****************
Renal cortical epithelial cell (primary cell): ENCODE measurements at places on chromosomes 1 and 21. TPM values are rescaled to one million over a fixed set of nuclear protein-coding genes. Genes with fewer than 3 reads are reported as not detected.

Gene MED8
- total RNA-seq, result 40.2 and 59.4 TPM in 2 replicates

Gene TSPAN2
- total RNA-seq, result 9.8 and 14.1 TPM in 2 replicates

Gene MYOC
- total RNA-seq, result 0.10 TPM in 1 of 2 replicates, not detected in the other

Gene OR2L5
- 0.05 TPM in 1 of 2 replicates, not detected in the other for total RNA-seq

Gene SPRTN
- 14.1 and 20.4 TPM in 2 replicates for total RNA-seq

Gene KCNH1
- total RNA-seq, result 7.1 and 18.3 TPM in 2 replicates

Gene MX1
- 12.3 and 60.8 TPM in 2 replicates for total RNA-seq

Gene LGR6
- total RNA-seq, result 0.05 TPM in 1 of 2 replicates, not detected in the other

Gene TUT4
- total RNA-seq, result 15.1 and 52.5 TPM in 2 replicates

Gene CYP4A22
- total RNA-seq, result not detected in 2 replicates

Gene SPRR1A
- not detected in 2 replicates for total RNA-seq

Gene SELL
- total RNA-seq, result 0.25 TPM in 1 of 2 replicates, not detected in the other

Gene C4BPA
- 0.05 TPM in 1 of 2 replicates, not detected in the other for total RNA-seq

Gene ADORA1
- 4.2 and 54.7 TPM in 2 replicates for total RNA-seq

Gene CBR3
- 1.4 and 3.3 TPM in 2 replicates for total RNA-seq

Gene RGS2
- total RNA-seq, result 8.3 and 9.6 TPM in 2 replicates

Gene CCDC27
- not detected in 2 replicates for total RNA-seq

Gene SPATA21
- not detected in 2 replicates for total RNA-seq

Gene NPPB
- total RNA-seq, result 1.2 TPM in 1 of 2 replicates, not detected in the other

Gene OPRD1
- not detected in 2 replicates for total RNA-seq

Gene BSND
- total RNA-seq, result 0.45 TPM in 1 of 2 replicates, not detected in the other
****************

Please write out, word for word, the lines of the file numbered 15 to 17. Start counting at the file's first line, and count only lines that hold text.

- 12.3 and 60.8 TPM in 2 replicates for total RNA-seq

Gene LGR6
- total RNA-seq, result 0.05 TPM in 1 of 2 replicates, not detected in the other